Posted on 05 July 2010.
There are all kinds of people who are living the solar dream in California.
On a recent trip to Santa Cruz, CA I was on a bike ride for just over two hours, and took all kinds of pictures of the locals and their home solar systems. These are some of the pictures.
I really liked the solar system above because it blended in so well with the surrounding houses. It really isn’t true what some people think about their solar electric systems being so ugly for all of their neighbors. In fact, if you did not closely, you surely would miss this house’s solar system. My best guess is that this is a 3kw system.
Above is another picture of a nicely blended in solar system. It looks as though this system doesn’t have any shade problems either. My guess is that this is probably close to a 4kw solar system.
The solar system above is located on two seperate portions of the roof. Sometimes space will force you to do something like this. However, if this is you, make sure that you don’t have different amounts of shading for the different sections. Otherwise you may find yourselves with a system that is not performing optimally. And make sure you have a solar installer who is very experienced installing this type of configuration. And better yet, ask the installer if they have put in a solar electric system with this layout before.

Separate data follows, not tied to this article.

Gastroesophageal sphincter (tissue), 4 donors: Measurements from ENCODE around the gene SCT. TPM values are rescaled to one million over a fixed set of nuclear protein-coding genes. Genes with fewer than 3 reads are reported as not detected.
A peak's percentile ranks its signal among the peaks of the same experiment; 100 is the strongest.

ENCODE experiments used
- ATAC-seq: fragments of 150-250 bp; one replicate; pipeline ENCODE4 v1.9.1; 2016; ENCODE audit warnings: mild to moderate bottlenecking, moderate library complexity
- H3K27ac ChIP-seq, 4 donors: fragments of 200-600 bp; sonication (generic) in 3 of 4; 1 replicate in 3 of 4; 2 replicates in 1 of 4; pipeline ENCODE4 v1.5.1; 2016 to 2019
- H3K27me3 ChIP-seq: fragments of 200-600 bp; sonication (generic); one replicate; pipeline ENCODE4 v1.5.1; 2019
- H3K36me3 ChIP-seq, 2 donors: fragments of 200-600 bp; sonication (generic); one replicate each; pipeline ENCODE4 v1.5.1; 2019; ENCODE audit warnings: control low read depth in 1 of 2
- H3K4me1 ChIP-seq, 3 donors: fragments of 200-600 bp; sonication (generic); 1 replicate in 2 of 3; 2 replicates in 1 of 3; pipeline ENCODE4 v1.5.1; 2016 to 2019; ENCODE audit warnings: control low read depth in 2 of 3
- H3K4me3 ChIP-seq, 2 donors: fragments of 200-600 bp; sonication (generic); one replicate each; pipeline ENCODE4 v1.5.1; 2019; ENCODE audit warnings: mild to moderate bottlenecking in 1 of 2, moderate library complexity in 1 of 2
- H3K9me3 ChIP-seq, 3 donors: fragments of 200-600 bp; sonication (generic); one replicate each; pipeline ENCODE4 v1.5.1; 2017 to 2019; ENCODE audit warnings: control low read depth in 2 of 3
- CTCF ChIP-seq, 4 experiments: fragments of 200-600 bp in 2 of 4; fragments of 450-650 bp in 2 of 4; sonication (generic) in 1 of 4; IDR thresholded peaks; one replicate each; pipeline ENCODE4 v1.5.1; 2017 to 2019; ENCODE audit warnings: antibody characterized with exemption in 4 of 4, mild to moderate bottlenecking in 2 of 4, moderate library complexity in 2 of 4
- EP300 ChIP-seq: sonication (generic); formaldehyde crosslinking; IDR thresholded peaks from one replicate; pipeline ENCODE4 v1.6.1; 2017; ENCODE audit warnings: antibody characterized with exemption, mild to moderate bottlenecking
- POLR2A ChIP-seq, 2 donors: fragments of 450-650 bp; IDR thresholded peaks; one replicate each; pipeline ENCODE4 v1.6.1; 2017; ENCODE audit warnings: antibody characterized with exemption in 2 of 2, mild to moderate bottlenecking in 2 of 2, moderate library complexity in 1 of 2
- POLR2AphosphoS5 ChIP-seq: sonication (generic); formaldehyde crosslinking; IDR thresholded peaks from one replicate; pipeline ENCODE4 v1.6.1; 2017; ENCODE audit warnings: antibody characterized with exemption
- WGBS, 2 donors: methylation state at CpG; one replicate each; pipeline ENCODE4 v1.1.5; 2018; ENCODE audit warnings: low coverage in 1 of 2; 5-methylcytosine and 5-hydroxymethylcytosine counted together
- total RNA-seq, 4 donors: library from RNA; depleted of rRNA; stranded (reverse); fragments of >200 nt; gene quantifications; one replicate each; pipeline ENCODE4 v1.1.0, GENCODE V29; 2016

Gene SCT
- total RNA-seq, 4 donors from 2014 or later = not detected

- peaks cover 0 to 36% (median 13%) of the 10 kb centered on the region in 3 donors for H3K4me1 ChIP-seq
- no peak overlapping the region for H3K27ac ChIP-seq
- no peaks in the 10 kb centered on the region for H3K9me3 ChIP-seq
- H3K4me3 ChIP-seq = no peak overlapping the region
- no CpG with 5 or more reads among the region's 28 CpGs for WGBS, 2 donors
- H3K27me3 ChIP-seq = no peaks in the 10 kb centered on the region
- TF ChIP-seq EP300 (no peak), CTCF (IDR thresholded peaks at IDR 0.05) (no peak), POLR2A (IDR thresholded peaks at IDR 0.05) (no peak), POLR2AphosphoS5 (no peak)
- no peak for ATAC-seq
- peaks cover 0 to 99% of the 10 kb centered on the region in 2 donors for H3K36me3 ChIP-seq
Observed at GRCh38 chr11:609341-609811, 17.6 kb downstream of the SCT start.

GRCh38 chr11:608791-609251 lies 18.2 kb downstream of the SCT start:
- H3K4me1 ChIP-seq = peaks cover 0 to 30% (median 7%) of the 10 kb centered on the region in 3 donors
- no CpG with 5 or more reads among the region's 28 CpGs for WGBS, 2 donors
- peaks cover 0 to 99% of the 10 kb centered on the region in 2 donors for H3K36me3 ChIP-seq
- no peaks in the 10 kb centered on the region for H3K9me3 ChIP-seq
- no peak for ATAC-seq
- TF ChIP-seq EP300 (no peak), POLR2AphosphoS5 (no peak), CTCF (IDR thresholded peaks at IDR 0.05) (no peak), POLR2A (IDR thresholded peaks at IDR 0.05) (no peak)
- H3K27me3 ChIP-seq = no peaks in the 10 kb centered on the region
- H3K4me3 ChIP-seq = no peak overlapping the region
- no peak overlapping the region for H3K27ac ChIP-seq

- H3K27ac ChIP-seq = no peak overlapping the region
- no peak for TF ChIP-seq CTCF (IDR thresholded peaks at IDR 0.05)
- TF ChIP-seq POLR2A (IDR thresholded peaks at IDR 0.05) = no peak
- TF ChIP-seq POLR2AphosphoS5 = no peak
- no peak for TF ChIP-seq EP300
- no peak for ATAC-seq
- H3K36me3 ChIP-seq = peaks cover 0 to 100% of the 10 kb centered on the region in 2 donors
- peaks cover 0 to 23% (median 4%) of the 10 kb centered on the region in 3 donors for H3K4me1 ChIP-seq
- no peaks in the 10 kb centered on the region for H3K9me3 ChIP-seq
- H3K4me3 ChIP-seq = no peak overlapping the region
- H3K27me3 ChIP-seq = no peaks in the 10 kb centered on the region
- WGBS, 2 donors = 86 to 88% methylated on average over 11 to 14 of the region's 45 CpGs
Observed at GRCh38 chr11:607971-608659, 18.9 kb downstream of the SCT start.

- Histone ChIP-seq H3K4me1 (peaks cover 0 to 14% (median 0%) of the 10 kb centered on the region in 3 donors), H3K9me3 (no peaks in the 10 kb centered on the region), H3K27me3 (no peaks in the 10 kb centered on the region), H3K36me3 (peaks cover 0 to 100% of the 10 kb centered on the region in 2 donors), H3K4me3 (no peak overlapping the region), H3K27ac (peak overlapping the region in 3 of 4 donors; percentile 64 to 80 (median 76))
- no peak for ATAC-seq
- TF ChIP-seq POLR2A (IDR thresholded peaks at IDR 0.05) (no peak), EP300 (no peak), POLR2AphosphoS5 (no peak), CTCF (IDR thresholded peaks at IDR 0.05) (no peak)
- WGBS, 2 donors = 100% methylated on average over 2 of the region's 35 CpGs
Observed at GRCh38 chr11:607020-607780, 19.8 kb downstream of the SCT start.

This above is a solar hot water system. You will notice that for solar hot water, the solar panels are generally much larger than the typical 3 foot by 5 foot solar electric panels. A hot water solar system of this size is going to be able to produce plenty of water for a small apartment complex, and a swimming pool or two. This is a pretty large system.
When it comes time to wash your solar panels, take it easy on them, no need to be scrubbing too hard. In general, for most parts of the country, there is absolutely no need to clean the solar panels on your system. I think that since this particular house is located just a block from the Pacific Ocean, maybe they are trying to remove some of the salt that is always flying around in the area, to make sure it doesn’t mess up any of the electric connections on the panels themselves.
Above is maybe a 5 kw system as there seems to be two separate planes of solar panels all stacked together nicely in rows.
So there you have it. Tons of different houses with many different sizes and shapes of solar electric systems. All told, these systems together probably produce about $30-40 per day of electricity.